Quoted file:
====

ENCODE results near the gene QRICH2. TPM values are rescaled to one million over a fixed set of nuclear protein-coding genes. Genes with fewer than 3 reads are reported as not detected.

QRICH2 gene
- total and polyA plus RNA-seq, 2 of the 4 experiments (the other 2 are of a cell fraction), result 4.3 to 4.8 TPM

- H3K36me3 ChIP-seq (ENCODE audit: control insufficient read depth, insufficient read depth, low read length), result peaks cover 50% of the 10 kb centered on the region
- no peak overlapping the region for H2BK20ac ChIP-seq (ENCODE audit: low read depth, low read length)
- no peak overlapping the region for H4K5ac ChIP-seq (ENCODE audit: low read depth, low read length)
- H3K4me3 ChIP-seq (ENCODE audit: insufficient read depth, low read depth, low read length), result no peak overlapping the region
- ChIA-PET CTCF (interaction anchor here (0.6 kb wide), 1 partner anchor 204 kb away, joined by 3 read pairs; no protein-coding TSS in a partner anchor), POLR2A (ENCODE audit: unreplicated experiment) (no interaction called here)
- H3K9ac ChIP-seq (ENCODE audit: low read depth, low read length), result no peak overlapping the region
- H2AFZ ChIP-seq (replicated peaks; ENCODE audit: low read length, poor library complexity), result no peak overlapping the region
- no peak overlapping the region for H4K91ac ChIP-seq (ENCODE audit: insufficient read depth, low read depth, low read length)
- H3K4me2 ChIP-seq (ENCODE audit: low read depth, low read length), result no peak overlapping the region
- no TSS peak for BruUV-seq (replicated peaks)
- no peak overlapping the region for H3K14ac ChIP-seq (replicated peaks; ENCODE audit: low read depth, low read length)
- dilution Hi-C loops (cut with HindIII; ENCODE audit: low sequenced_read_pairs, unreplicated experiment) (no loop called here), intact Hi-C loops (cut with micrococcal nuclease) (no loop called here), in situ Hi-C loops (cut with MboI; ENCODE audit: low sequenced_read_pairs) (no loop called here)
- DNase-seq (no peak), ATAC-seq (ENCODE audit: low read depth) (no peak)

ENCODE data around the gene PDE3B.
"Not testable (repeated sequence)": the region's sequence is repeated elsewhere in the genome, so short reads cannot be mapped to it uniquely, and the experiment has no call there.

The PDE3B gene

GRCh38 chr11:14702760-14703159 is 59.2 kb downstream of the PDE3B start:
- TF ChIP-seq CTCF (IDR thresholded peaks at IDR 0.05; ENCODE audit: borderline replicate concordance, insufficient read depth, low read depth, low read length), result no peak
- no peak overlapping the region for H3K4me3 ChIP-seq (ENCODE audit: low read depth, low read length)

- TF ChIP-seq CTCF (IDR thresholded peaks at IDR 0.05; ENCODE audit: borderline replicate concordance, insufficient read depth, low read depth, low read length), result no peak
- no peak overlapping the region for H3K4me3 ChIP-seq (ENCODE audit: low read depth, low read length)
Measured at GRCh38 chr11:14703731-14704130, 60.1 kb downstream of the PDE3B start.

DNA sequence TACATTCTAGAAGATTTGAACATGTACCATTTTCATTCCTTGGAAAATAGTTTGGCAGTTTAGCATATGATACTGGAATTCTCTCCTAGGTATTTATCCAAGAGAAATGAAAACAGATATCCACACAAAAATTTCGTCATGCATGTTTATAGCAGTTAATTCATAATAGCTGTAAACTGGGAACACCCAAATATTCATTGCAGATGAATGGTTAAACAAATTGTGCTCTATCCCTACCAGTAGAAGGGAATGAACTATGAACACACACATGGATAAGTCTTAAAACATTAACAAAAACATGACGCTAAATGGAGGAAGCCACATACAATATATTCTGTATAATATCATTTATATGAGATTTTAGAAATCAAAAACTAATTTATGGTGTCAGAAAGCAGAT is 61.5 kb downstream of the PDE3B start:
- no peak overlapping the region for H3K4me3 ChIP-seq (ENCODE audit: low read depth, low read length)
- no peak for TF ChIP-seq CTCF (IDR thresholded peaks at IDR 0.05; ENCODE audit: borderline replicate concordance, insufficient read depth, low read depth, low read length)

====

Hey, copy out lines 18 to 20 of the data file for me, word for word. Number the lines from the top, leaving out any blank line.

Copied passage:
"Not testable (repeated sequence)": the region's sequence is repeated elsewhere in the genome, so short reads cannot be mapped to it uniquely, and the experiment has no call there.

The PDE3B gene

GRCh38 chr11:14702760-14703159 is 59.2 kb downstream of the PDE3B start: